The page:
Harriet waited until the little boy was calmer and spoke to him gently.

"Perhaps Aunt Rachel did not want crows in her picture, Stephen.  Have you thought of that?  You would not like it if she painted all your soldiers yellow, now would you?  Even if she thought they looked better that way."

The little boy's sobs stopped suddenly, and he pulled away from his mother as he considered this horrid possibility.  He shook his head.  She took his small face in her hands and smiled at him, then kissed him on his hot smooth forehead.

"Well, you do not seem much hurt, young man.  Apologize to your aunt and perhaps she will not paint on your things in revenge."

Stephen shot a glance toward Rachel, then walked carefully over to her.

"I'm sorry, Aunt.  I thought it would look nicer with crows."  He thought for a moment and extended his hand.  Rachel knelt down and took it with great seriousness.

"I didn't realize you were helping, Stephen.  And I am very sorry to have been so cross.  May we be friends again?"

"You won't paint my soldiers yellow, then?  Because they should all wear red coats."  She shook her head.  Crowther found he was smiling a little, and stepped clear of the curtains.  Stephen grinned with relief and pounced forward to kiss his aunt on the cheek, then struggling free from her embrace, turned and started with surprise as he caught sight of Crowther hovering in the doorway behind his mother and twisting the brush between his fingers.

"Who are you, sir?"

"I am Gabriel Crowther."

The little boy considered for a moment, then his eyes widened considerably.

"Do you eat children, sir?"

Crowther stooped slightly from the waist, till he had brought his thin body to the point where he could look the little boy in the eye.

"Not as often as I would like."

Stephen looked at him with awe and pleasure, thrusting one small fist to his mouth.  He then announced to the world in general that Mrs. Heathcote had made cake and he would be allowed to eat the crumbs from the tin, and raced out of the room.  Harriet stood and smiled at Crowther, then, her eyes growing more serious, she turned to her sister.

"I'm so sorry, Harriet.  I didn't mean, I-"

Harriet looked irritated, and held up her hand.  "This is not like you, Rachel."

It goes on, of course, I just thought I'd stop here.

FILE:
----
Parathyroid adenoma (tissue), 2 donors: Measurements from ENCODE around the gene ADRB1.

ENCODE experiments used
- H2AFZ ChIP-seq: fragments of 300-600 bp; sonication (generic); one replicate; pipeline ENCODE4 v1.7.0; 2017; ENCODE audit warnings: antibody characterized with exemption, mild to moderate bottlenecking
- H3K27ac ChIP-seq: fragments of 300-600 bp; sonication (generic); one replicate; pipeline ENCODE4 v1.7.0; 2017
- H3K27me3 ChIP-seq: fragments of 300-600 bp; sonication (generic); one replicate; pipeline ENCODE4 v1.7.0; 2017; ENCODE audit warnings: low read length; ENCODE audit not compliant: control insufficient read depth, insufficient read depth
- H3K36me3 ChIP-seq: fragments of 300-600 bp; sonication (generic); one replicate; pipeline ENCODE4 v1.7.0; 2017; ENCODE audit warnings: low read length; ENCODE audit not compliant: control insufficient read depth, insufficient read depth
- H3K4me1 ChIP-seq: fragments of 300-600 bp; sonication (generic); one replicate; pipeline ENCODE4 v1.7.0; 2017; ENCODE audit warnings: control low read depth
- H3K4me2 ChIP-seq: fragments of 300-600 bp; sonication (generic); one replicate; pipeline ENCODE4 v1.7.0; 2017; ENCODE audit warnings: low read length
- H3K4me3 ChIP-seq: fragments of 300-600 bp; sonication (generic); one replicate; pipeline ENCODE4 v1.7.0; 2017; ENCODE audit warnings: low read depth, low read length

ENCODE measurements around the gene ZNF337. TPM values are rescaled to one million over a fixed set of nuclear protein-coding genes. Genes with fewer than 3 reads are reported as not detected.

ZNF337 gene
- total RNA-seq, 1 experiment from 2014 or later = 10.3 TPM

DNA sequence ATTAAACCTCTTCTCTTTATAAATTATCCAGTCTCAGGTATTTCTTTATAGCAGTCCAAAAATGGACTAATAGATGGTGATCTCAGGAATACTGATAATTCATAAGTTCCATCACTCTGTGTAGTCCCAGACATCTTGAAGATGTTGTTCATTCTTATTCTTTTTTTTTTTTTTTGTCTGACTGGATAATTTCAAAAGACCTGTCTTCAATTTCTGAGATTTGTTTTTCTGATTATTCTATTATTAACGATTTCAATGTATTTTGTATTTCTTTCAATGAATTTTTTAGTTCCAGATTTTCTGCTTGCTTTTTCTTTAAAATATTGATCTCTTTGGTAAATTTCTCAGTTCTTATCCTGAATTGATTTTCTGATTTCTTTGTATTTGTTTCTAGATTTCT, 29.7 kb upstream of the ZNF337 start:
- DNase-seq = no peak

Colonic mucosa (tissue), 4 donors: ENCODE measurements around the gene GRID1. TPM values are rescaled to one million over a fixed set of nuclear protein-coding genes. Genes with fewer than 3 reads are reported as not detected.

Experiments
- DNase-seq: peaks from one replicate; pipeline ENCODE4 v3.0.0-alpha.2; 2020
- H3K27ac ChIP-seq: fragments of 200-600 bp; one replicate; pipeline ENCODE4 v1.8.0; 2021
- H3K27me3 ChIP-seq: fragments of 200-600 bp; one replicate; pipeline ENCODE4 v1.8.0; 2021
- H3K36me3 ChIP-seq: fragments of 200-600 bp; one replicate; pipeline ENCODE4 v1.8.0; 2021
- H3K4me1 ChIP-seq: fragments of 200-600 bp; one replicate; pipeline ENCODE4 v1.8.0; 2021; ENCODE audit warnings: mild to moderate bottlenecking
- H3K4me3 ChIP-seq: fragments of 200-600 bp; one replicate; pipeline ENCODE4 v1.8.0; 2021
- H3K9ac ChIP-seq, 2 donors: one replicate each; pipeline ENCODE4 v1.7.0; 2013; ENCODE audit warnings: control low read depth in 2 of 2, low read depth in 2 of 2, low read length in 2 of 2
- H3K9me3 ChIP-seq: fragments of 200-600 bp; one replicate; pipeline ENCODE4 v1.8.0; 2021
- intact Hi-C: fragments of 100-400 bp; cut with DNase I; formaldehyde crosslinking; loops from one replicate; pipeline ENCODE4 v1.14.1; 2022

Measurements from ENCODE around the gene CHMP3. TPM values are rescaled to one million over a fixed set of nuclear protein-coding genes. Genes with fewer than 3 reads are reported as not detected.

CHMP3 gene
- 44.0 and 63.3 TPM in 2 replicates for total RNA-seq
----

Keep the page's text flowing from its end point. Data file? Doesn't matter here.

I also thought I'd make a list (for myself, as well as for any reader) of my favorite historical mystery writers, with a link to their books at Amazon.  My inability to remember names constantly astounds me, especially because I like these people so much.  Huh.  Good gravy, I'm tired.  Until next time.

Judith Rock:

Ariana Franklin:

Margaret Frazer:

Imogen Robertson:

Tuesday, October 4, 2011

Well, hello...

Hi!  OMG, I have plans for some posts.  One (possibly two) relating to Phebe, in fact!  Weird, right?

But first, I wanted to show you this panda bear my daughter brought home from a birthday party.  A birthday party that somehow involved "building" things.  You know what I mean.  In any case, she had a great time.  A great time was had by all!  Oh, thank God (seriously, thank GOD!) another girl's mom brought my daughter to the party.  God, I am coming to hate kids' birthday parties.  Hate.

So, here's the panda.

As I sat on my daughter's bed last night, trying to work out how the eff the bedwetting alarm system was supposed to work, hopefully without traumatizing my daughter, I started looking at this bear.  Staring at it, really.

And here's what I noticed.  This bear looks pissed that she (or he) is wearing a cheerleading outfit.  Pissed.  So, look again.


Oh and before I sign off, I should also tell you that I, myself, am pissed at Barbie.  Pissed.  I was at the Tar-zzhhay buying a present for this same birthday party and I noticed that still (STILL!) the only career options open to her are teacher, babysitter/day care worker, vet (or vet tech?), ice skater and rock star.  Couldn't they, for the sake of PR, throw out a Scientist Barbie?  Even if she sells not a single time?  My conscience would be a hell of a lot clearer.  I mean, I know that it's incredibly hard to be a veterinarian and that those are some smart, science-y ladies, but still.  Why not orthopedic surgeon?  Cardiologist?  Neurologist?

OK, that's all.  I found another haunted house that would've been there when Phebe was alive and that is, in my opinion, related to her.  It's led to all kinds of magical thinking on my part.  You can imagine.

Until next time...